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The Furze Wren

Discover what is hidden at Bexleyheath’s Market Place.

Broadway Sq, 6 Market Place, Bexleyheath, London, DA6 7DY

In 1773, Doctor John Latham, then living nearby in Dartford, discovered a previously unknown bird on Bexley Heath. The species has since been named the Dartford Warbler or the Furze Wren, as it prefers to nest in furze bushes.

Prints and text about The Furze Wren.

The text reads: Less than 200 years ago Bexley Heath was rough open land, unfit for cultivation and frequented by highwaymen. Across the Heath ran the old Roman road, approximately along the line of Broadway/ Market Place.

In 1773, Doctor John Latham, then living in nearby Dartfod, discovered a previously unknown bird on the Heath. The species has since been named the Dartford Warbler, although its old country name was the Furze Wren.

The population of this small, dark, long-tailed warbler crashed to a few pairs in the 1960s, but its numbers have since recovered. There is a carefully preserved specimen of the Furze Wren in Dartford Museum, part of the collection bequeathed by John Latham.

Prints and text about Lord Bexley at Foots Cray Place.

The text reads: Until it was demolished in 1979, there was a pub in the Market Place named Lord Bexley Arms. This recalled the only man ever to bear that title, Nicholas Vansittart, who lived at Foot’s Cray Place, a Palladian mansion of 1754, complete with dome and cupola. Son of a Dutch Governor of Bengal, Cray Place, later owned by Lord Waring, was burnt down in 1949.

Left: Nicholas Vansittart, Lard Bexley
Above: Foots Cray Place.

Photographs and text about Market Place.

The text reads: Until it was demolished after a fire in 1989, the Market House stood immediately outside the site of this pub, at the junction of Mayplace Road and Broadway. It had fourteen booths for traders and was referred to locally as the Market Place. It was later used as a mineral water factory and a motor service station.

The Clock Tower was built in 1912 to commemorate the previous year’s coronation of King George V. The King’s bust is in one alcove, whilst in another is likeness of the area’s best-known resident, poet and artist William Morris.

An earlier monument in the Market Place, since moved near to Christ Church, was the Pincott Memorial drinking fountain and horse-trough. It was set up in memory of the first vicar of Bexley Heath, the Reverend W.H. Pincott. He was appointed in 1866, but died aged only 43 in 1873. Other now-vanished features of the Market Place were Hide & Co.’s Drapery Emporium, and George Mence Smith’s Grocery and Provisions Store. Standing a few doors from here, this was one of the area’s earliest chain stores.

A photograph of Mayplace Road West, c1900, looking down on what became the site of the Furze Wren.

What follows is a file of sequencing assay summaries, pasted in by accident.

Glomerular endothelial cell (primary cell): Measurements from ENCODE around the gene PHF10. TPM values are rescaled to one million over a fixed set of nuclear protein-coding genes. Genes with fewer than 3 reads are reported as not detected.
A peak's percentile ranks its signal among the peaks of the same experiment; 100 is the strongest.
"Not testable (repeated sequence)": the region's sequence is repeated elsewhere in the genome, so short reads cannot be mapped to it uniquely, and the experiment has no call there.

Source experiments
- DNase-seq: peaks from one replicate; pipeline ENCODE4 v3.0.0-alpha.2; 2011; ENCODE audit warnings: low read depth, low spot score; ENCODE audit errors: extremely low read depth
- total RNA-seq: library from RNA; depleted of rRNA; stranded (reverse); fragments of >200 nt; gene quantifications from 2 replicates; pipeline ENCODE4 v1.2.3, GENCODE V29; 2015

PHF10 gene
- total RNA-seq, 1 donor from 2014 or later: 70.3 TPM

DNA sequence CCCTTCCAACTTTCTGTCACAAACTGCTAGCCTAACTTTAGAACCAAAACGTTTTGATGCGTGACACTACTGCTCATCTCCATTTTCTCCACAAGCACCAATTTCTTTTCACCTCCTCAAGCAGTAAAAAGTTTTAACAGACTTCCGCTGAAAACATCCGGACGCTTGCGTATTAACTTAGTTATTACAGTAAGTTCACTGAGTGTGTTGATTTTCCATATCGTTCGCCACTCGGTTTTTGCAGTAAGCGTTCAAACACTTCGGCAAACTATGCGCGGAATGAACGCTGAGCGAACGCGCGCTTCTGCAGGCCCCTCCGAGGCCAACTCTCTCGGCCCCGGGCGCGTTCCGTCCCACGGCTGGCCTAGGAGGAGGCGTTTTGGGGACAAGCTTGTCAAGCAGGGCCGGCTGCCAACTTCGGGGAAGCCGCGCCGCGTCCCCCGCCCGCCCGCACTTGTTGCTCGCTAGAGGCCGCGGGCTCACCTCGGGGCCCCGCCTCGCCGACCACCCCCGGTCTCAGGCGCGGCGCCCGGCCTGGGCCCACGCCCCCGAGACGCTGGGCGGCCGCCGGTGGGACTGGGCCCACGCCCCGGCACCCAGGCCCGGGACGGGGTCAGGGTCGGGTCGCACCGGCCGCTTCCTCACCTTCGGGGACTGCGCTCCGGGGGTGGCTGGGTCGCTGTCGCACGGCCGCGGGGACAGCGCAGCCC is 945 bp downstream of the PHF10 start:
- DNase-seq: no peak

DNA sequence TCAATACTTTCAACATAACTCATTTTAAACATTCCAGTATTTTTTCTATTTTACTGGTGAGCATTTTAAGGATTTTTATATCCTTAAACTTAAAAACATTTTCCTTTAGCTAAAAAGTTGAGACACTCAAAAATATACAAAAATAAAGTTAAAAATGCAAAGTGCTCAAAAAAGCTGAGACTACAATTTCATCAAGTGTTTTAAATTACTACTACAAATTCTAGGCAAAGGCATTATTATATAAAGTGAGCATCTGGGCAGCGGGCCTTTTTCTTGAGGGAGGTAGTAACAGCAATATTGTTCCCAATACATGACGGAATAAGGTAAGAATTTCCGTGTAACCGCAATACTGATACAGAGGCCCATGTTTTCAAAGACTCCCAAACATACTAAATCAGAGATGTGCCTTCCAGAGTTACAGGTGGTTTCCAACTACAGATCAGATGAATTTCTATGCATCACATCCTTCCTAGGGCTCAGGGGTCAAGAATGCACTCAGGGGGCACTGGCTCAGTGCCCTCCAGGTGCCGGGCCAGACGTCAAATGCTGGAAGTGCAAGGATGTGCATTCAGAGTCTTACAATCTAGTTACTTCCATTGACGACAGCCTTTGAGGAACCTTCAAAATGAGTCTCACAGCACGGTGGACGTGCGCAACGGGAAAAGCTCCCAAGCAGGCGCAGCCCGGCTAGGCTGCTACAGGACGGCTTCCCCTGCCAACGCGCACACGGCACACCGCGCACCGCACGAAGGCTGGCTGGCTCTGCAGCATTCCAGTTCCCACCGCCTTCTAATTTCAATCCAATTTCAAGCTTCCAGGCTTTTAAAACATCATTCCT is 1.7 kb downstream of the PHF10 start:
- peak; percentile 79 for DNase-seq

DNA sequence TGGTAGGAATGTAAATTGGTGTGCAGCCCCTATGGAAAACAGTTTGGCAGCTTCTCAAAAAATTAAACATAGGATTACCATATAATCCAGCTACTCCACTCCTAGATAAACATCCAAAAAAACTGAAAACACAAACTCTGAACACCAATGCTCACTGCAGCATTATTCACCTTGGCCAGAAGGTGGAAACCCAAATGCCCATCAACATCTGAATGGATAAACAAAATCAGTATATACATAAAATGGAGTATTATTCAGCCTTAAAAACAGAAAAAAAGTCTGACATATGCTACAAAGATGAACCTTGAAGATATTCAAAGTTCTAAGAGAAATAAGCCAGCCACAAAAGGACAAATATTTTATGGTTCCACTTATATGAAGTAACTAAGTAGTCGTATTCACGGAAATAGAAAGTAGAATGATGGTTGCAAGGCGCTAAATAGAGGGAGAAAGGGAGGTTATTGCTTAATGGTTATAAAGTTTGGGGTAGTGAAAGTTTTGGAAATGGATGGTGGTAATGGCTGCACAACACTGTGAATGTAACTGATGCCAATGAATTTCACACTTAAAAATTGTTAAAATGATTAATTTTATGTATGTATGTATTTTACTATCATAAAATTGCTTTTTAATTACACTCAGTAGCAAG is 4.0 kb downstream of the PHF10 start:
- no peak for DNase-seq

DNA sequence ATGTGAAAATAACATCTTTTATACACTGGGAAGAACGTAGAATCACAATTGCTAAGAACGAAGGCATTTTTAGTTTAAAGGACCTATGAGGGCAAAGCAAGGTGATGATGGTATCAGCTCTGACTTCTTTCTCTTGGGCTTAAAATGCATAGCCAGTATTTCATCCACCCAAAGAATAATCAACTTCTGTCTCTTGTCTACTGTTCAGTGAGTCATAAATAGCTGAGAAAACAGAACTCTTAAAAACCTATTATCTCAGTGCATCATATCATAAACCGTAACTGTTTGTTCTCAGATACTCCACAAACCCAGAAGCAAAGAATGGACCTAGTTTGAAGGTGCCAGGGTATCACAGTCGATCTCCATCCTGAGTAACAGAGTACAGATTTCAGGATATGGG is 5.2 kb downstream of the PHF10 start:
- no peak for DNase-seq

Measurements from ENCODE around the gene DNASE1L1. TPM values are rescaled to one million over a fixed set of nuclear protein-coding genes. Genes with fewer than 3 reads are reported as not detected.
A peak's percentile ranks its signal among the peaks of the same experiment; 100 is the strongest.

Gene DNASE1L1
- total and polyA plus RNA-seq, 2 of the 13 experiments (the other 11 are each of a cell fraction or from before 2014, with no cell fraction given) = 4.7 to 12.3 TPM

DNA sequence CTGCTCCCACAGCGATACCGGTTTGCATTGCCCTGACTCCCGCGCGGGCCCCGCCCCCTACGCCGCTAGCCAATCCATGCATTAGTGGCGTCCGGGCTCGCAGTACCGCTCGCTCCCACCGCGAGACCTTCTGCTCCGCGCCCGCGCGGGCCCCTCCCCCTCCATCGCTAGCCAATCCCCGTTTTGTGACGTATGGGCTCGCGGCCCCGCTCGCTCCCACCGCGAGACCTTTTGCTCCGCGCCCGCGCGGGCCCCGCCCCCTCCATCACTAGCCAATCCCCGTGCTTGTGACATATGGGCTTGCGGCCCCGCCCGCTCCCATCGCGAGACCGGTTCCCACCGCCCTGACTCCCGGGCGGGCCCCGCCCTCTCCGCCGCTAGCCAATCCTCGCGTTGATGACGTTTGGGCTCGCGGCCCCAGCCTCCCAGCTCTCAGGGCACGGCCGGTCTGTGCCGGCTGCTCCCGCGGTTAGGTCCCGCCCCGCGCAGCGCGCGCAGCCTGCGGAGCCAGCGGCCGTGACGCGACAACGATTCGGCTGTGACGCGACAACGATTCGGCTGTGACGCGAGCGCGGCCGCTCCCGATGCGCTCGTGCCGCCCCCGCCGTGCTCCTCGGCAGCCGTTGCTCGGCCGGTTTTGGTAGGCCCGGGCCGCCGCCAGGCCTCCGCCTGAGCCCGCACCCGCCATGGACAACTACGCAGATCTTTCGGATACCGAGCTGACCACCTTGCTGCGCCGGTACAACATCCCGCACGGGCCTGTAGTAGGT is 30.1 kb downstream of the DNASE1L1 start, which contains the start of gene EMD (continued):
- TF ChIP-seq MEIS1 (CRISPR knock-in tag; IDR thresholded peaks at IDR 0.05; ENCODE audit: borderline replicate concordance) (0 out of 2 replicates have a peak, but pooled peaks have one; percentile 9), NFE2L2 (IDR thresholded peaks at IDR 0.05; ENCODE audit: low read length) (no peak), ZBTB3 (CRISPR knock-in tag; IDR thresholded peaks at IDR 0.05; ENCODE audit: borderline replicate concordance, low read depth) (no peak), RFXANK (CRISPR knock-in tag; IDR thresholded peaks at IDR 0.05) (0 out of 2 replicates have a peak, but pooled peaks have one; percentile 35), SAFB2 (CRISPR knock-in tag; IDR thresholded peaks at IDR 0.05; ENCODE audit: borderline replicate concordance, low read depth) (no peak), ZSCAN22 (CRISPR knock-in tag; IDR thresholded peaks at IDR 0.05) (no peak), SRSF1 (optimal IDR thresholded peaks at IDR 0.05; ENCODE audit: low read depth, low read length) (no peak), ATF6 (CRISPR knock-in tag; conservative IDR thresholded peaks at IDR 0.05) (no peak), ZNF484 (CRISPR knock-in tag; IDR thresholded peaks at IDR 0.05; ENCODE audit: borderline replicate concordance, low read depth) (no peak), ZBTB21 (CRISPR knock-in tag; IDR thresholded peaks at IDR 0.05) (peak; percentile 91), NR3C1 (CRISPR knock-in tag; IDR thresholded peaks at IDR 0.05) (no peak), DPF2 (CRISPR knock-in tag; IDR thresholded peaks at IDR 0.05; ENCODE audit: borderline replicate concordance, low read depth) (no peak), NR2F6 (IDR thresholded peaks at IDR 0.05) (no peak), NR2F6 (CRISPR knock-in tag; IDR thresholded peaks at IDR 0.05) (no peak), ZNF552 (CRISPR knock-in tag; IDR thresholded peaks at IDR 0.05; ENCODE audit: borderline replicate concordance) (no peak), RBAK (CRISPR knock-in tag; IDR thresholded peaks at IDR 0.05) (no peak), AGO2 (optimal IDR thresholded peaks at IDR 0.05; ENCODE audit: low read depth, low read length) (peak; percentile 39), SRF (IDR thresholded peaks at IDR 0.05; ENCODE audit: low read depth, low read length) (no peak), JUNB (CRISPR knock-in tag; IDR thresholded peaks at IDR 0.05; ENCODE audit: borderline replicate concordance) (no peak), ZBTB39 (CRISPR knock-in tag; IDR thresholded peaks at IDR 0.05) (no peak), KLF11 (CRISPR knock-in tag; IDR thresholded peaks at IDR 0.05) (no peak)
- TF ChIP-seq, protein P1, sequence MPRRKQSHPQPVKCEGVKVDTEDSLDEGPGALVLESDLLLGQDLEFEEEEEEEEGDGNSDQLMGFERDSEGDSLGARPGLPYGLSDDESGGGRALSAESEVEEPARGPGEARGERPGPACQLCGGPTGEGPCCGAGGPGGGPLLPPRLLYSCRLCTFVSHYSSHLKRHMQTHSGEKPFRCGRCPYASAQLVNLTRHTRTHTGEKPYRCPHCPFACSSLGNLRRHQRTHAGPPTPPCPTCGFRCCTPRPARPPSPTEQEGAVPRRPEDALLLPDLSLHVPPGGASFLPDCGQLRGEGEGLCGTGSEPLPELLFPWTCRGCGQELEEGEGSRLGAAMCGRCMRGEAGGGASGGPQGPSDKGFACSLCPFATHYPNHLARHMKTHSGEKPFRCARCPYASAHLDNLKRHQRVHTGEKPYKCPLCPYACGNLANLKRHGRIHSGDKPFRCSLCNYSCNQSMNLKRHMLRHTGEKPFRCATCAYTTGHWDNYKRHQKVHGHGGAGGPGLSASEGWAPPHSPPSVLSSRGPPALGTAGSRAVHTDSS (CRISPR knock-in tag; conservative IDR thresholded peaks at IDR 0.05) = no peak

Photographs of transport in Bexleyheath.

Right: A trolly bus en route to Woolwich, c1945
Above: left, A Bexley Transport excursion in the 1920s (the Service was run by the firm Margo’s from a garage in Albion Road) right, An outing in a Bexley Council Tram, 1910.

A photograph of the Market House, being used as a garage, outside Penny, Son and Parker, whose shop stood on this site, c1900.

Photographs of old cinemas and theatres in Bexleyheath.

Photographs and text about The Red House.

The text reads: The Red House was built in Bexleyheath in 1859-60 by the architect Phillip Webb for his friend, the designer and writer William Morris. It was intended to be “medieval in spirit”, and a reflection of Morris’ own fascination with the Gothic period of art and architecture. The house featured stained glass tiles and furnishings designed by Morris and others in the Pre-Raphaelite movement. Murals were painted by Edward Burne- Jones, and the Red House was described by Dante Gabriel Rossetti, as “more a poem than a home”. With Burne-Jones, Rossetti, and others, Morris set up “The Firm” (Morris & Co) to revolutionise interior design. They created tapestries and furniture, wallpapers, glass, metal-work, and jewellery, according to the maxim: “Have nothing in your house that you do not know to be useful or believe to be beautiful”. Morris believed the excellence of medieval arts and crafts was due to independent craftsmen and women. He hated Victorian mass-production, and capitalism, and formed the Socialist League in 1884. He also set up a society for the Protection of Ancient Buildings. As well as writing social and cultural criticisms, Morris wrote verse and prose romances, the best known being News from Nowhere (1890). Much of his work came from his own Kelmscott Press, with personally designed typefaces, layout, illustrations and binding.

External photograph of the building – main entrance.

If you have information on the history of this pub, then we’d like you to share it with us. Please e-mail all information to: pubhistories@jdwetherspoon.co.uk